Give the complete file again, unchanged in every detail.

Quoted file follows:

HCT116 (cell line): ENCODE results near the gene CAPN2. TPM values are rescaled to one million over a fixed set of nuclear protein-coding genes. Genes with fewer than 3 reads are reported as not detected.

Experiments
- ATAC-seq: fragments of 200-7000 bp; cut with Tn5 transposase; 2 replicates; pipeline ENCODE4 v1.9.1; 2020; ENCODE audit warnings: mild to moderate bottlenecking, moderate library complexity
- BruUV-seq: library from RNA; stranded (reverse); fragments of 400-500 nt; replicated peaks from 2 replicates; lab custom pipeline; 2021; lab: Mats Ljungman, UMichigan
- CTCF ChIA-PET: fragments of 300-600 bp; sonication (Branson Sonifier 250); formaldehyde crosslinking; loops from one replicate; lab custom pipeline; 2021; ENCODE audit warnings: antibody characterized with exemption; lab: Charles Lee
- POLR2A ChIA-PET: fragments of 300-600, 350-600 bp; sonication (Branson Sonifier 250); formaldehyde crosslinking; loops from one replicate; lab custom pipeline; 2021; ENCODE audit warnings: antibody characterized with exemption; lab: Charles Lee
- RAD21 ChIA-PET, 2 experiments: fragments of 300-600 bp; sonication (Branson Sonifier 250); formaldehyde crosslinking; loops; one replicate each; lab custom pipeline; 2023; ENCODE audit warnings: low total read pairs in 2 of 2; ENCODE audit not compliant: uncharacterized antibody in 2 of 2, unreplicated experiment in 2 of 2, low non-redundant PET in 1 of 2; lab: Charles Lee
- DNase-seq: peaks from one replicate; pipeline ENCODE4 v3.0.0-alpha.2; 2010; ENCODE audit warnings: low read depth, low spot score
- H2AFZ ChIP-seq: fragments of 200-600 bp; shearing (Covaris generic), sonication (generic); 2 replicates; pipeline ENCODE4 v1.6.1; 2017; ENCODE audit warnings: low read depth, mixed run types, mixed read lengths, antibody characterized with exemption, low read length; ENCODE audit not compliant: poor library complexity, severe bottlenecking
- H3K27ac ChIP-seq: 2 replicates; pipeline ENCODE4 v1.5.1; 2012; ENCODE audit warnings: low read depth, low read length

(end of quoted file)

HCT116 (cell line): ENCODE results near the gene CAPN2. TPM values are rescaled to one million over a fixed set of nuclear protein-coding genes. Genes with fewer than 3 reads are reported as not detected.

Experiments
- ATAC-seq: fragments of 200-7000 bp; cut with Tn5 transposase; 2 replicates; pipeline ENCODE4 v1.9.1; 2020; ENCODE audit warnings: mild to moderate bottlenecking, moderate library complexity
- BruUV-seq: library from RNA; stranded (reverse); fragments of 400-500 nt; replicated peaks from 2 replicates; lab custom pipeline; 2021; lab: Mats Ljungman, UMichigan
- CTCF ChIA-PET: fragments of 300-600 bp; sonication (Branson Sonifier 250); formaldehyde crosslinking; loops from one replicate; lab custom pipeline; 2021; ENCODE audit warnings: antibody characterized with exemption; lab: Charles Lee
- POLR2A ChIA-PET: fragments of 300-600, 350-600 bp; sonication (Branson Sonifier 250); formaldehyde crosslinking; loops from one replicate; lab custom pipeline; 2021; ENCODE audit warnings: antibody characterized with exemption; lab: Charles Lee
- RAD21 ChIA-PET, 2 experiments: fragments of 300-600 bp; sonication (Branson Sonifier 250); formaldehyde crosslinking; loops; one replicate each; lab custom pipeline; 2023; ENCODE audit warnings: low total read pairs in 2 of 2; ENCODE audit not compliant: uncharacterized antibody in 2 of 2, unreplicated experiment in 2 of 2, low non-redundant PET in 1 of 2; lab: Charles Lee
- DNase-seq: peaks from one replicate; pipeline ENCODE4 v3.0.0-alpha.2; 2010; ENCODE audit warnings: low read depth, low spot score
- H2AFZ ChIP-seq: fragments of 200-600 bp; shearing (Covaris generic), sonication (generic); 2 replicates; pipeline ENCODE4 v1.6.1; 2017; ENCODE audit warnings: low read depth, mixed run types, mixed read lengths, antibody characterized with exemption, low read length; ENCODE audit not compliant: poor library complexity, severe bottlenecking
- H3K27ac ChIP-seq: 2 replicates; pipeline ENCODE4 v1.5.1; 2012; ENCODE audit warnings: low read depth, low read length